Samuel Cashwan; Legacy of the WPA

 

The Lintel above Olin. Courtesy MSU Archives
The Lintel above Olin. Courtesy MSU Archives

For my previous blogpost I focused on the history of the campus’s hospitals, culminating in our present day Olin Health Center. While students may pass by the building everyday few take time to note the dozen sculpture reliefs adorning the South entrance or realize the cultural legacy of these works of art. Amidst the poverty of the Great Depression, President Roosevelt commissioned the Work Projects Administration (WPA) as part of his New Deal program. Among the WPA’s actions was to hire out of work artists to sculpt and paint public works of art. Many examples of this art movement cans still be found on the campus of MSU, perhaps most notably being the sculptures of Samuel Cashwan.

The Russian born Samuel Cashwan was born around 1900 near the city of Kiev. As a child he immigrated with his parents to New York, before finding his way to Detroit. Cashwan received his training as a sculptor at the Architectural League in New York and under the tutelage of the acclaimed sculptor Antoine Bourdelle in Paris. When Cashwan returned to Detroit in 1927, he brought with him a style heavily influenced by classical Romanesque sculpture. Later on his life Cashwan would add Hindu to his list of influences.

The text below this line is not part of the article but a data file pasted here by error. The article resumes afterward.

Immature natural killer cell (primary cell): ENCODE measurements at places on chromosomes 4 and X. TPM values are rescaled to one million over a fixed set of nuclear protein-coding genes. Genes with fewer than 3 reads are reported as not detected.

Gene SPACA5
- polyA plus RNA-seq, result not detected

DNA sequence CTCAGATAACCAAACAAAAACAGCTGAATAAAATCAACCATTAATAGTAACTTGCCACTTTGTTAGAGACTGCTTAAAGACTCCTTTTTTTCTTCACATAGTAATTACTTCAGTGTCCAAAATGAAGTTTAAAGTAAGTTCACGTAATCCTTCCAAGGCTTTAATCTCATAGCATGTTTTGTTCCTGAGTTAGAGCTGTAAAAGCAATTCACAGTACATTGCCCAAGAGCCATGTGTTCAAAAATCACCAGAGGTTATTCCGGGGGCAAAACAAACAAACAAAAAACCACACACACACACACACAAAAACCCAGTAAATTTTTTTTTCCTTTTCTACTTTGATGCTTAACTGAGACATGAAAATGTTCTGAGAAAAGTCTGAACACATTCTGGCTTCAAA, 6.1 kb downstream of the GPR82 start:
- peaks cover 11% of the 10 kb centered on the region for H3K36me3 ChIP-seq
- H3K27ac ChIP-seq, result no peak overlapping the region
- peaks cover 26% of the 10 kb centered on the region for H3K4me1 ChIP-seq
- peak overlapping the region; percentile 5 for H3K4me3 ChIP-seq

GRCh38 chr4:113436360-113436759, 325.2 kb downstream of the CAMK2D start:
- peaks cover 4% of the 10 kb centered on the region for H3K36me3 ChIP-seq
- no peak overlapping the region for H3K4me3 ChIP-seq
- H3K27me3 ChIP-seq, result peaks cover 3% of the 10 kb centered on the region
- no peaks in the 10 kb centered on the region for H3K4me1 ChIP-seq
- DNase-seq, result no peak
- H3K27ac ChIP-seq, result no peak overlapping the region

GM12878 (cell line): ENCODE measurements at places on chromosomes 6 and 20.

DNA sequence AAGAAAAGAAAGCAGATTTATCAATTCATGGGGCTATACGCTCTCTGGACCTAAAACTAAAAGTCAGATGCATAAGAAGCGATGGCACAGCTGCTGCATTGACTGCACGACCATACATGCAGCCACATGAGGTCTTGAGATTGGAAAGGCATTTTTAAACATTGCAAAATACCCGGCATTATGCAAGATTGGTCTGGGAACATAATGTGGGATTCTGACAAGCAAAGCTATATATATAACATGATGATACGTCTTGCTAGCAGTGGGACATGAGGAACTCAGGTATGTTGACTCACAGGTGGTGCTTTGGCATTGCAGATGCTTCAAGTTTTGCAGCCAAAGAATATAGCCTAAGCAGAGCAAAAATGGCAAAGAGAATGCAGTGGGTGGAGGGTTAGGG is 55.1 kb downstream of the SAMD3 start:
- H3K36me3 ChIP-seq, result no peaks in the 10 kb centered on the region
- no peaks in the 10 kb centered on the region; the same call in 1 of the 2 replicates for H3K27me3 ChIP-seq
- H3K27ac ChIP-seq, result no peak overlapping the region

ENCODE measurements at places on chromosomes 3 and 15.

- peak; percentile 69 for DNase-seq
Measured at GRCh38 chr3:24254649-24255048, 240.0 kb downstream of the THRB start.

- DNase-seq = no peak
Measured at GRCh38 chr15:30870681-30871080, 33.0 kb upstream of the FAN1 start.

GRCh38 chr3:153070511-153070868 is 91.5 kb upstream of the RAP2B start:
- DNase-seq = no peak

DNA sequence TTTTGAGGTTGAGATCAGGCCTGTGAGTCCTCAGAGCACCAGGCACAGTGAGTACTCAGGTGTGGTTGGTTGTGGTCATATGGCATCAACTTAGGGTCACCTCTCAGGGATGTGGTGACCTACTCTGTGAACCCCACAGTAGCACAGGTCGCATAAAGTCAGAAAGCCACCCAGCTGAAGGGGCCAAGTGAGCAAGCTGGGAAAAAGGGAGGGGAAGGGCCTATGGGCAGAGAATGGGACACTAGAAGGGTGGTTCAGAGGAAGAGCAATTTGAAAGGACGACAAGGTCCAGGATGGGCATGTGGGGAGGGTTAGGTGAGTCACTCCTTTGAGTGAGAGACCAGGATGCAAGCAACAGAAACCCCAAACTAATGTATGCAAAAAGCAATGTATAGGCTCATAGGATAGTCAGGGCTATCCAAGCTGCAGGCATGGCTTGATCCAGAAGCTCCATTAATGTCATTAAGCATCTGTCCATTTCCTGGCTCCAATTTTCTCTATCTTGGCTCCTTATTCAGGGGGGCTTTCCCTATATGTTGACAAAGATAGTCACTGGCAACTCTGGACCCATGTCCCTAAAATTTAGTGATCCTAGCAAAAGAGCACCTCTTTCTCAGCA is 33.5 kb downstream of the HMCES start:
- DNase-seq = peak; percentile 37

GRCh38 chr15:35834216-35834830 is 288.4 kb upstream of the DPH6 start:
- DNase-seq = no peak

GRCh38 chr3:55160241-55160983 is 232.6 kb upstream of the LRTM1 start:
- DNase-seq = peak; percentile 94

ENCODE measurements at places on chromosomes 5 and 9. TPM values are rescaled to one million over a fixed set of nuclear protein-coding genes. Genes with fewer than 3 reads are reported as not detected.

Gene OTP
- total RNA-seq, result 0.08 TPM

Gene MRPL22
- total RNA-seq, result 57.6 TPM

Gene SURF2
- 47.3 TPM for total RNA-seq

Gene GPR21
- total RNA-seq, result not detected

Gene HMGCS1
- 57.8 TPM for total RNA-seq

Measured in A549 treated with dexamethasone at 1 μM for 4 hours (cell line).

Samuel Cashwan. Photo courtesy MSU Archives
Samuel Cashwan. Photo courtesy MSU Archives

Cashwan believed that sculptor had a special place in modern society and each artist should strive to find his or her own unique style, rather than follow a prescribed formula for success. In a statement for a 1942 exhibit of his work at the Museum of Modern Art, Cashwan laid out his thoughts on the future of sculpture.

“I hold out for the near future when sculpture will find its true place. When it will be designedly integrated in dwellings and public buildings. When it will cease to be a showpiece or a collector’s item and become a vital and essential part of a undefined design for living.”

Cashwan was able to fulfill part of this vision when he became the sculptor supervisor for the WPA Art Program in Michigan. Beginning in 1935, Cashwan would begin installing sculptural elements across MSU’s campus. The Olin Health Center’s limestone reliefs feature classical imagery of health and healing.

Panacea and Hygeia, the Greek gods of health, adorn the entry’s lintel, while the two flanking pilasters depict figures representative of the evolution of medicine through time.

Detail of Olin doorway depicting the science of X-rays. Courtesy MSU Archives
Detail of Olin doorway depicting the science of X-rays. Courtesy MSU Archives

Traveling West from Olin, one can find another one of Cashwan’s sculptures at the Abbot Road entrance to campus. The Abbot Road Entry Marker was a gift of the Class of 1938 to welcome visitors as they entered the college. The column depicts a man and a woman with a horse and sheaf of wheat, harkening back to our heritage as an agricultural college.